The Top 13 HR Books That Every Professional Needs to Read
It’s that time of the year again and as we enter the offseason, it’s a great opportunity to catchup on that reading list that fell to the wayside.
Whether you’re in recruiting, human resources or people operations, this list helps you to go beyond the seemingly mundane, tedious day-to-day and dive into thought leadership that can help in cultivating a positive and productive work environment.
From motivating employees, to retention strategies and shaping a company’s culture, here is a quick list of 13 HR books we think should be top of mind for any People professional when it comes to offseason reading.
Marcus Buckingham, Curt Coffman
One common theme stands out in First, Break All The Rules: great managers always apply innovative methods that shape productive teams. Although relatively focused on overall business management, the same strategies inspire people and recruiting operators to break the mold in creating a more productive organization.
Ron Friedman PhD
An award-winning psychologist, Ron Friedman takes audiences through the advances in behavioral science in supporting workplace excellence. Combing through thousands of academic research studies, Friedman provides readers with practical tips that can help elevate any organization.
Daniel Goleman, Richard E. Boyatzis, Annie McKee
It’s been known that the most successful managers not only have an elevated IQ, but an even higher EQ. For decades world class organizations have been built by leaders that are able to connect with others and drive results while harnessing competencies like self-awareness. Primal Leadership shows the upside of leading with emotional intelligence.
What makes a good organization great? Jim Collins shows in his book Good to Great. In this eternal guide on taking a team to the next level, Collins digs deep and uncovers the truth about how organizations move the needle and transition to formidable companies, and how others fail to make that jump up.
A New York Times bestseller, Grit, written by psychologist Angela Duckworth, dives into how anyone can achieve outstanding results with a blend of passion and persistence. Taking audiences a bit deeper via experiences of a West Point cadet on their first day to National Spelling Bee finalists, Duckworth shows that long term perseverance and passion combine to create results when talent runs out.
A worldwide public speaker and well known optimist, Simon Sinek dives into how organizational leadership is a lot more defining and cascading than most people think in his latest book, Leaders Eat Last. In it, Sinek notes that leadership is a full circle exercise that results in organizations being a direct reflection of its leadership. A great read for any HR professional looking to elevate a people-first organization to the next level.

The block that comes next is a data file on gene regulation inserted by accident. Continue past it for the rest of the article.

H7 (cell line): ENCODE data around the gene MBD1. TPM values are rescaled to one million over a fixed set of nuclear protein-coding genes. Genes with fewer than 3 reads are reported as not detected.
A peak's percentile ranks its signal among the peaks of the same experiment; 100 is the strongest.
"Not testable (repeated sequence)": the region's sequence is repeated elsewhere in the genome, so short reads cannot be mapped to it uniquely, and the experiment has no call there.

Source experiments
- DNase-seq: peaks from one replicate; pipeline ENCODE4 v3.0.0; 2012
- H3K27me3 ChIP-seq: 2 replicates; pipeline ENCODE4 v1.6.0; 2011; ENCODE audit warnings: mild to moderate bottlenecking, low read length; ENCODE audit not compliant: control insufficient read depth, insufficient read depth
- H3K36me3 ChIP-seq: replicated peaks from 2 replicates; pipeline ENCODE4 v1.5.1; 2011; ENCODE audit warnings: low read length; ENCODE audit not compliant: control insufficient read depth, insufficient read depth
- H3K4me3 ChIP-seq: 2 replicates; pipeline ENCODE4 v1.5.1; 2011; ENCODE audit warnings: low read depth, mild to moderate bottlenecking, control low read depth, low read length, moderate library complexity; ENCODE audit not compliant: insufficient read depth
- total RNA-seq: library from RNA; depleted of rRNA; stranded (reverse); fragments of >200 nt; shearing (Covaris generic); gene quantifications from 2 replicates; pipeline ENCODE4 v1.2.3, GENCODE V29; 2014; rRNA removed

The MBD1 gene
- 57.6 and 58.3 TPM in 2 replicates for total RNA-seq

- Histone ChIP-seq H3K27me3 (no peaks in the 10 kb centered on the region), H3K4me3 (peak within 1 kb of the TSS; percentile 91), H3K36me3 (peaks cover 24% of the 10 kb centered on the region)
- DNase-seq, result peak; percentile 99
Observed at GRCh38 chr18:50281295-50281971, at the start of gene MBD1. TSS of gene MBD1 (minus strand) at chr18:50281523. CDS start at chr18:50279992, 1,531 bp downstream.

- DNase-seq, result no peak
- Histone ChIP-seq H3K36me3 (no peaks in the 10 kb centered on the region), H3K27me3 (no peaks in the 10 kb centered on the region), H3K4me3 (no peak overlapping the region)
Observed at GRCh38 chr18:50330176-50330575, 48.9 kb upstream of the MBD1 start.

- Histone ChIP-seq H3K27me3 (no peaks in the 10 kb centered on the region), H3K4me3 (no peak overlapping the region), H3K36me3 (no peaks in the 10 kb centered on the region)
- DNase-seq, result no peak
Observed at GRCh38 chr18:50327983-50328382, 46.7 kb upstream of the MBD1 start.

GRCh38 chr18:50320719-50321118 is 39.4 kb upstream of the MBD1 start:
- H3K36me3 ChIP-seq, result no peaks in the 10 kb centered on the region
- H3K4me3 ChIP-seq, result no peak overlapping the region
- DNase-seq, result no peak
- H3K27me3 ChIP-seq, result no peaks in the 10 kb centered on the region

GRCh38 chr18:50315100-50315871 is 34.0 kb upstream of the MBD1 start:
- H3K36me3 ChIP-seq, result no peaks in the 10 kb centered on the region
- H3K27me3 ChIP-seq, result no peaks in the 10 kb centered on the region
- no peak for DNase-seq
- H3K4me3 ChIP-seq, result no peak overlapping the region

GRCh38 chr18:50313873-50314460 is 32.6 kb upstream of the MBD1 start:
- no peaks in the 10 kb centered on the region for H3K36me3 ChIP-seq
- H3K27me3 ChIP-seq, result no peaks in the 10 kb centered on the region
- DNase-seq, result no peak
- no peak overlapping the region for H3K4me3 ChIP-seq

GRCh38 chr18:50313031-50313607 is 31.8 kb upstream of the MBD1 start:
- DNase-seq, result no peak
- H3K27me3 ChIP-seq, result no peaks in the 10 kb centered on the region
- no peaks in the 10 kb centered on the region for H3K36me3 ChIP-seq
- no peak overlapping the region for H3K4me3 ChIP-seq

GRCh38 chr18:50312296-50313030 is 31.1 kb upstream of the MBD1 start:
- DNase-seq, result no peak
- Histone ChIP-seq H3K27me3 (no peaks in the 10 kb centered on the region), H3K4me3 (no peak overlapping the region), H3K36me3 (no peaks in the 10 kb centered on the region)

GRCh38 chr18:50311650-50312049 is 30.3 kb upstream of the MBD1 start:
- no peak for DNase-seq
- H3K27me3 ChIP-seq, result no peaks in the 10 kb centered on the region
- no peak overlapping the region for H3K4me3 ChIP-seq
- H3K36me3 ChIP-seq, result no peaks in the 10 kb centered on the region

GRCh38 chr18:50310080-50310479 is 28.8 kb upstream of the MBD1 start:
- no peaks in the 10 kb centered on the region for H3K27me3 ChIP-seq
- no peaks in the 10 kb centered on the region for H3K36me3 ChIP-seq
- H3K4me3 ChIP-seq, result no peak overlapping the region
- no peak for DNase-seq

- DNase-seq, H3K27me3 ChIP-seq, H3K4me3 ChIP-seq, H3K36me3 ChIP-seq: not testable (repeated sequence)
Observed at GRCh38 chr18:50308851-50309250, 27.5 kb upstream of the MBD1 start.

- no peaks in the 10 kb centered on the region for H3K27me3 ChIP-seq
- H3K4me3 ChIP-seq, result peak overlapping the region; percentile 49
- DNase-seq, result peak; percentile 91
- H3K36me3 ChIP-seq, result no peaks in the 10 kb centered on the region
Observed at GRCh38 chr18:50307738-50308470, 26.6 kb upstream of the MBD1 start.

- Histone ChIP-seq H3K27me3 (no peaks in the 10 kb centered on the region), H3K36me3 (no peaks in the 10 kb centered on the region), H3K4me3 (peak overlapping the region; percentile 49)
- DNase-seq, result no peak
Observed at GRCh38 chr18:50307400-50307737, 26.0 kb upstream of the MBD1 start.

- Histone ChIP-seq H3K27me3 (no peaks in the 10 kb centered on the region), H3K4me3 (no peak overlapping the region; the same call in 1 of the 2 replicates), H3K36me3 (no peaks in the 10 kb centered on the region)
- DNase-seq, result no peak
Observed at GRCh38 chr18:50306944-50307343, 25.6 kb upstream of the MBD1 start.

Shawn Smith, Rebecca Mazin
Although the book’s second edition arrived in 2011, this comprehensive guide remains relevant as a baseline for any HR professional looking to gain a practical foothold in the industry. The updated and expanded version holds information regarding compensation laws, FMLA considerations as well as tools and checklists.
Beverly Kaye, Sharon Jordan-Evans
Given a tight job market, retention plays an increasingly important role in the people operations game. And, with the cost of replacing a worker now more expensive than keeping one, both Kay and Jordan-Evans offer key insights into how to retain your company’s best workers — keeping them focused on performing and not heading for the door.
Wayne Outlaw presents this quick guide offering strategies and tips on how to identify, screen and attract talent to your organization as well as keeping team morale high in supporting an effective team.
Quantitatively focused, Laszlo Bock’s Work Rules! continues to add value to organizations since its publication by offering up an in-depth look into how one of the world’s most recognized brands transformed the role of People Operations. Laszlo also provides teaching examples, referencing companies that underperformed due to uninspiring environments as well as those that succeeded by valuing their employees. A must read for HR Professionals.
A quick and comical deep dive into how the modern workday environment has evolved, Cubed takes audiences through a journey of everything office related — including the invention of the fluorescent light bulb. Through Cubed, Saval shows readers why we work the way we do and how we might want to change everything.
Cali Ressler, Jody Thompson
Changing how people think about the work day, Ressler and Thompson are leading a new movement that emphasizes results in modern day teams. In Why Work Sucks and How to Fix It, the book’s authors show that team results improve and employees are happier when they are allowed the freedom to do whatever they want, whenever they want — as long as the work gets done.
Kerry Patterson, Joseph Grenny, Ron McMillan, Al Switzler
Hiring conversations aren’t the easiest, especially when emotions are involved. Crucial Conversations helps professionals navigate through those not-so-easy conversations and transforms emotional confrontations into meaningful dialogue. Be persuasive, not abrasive.
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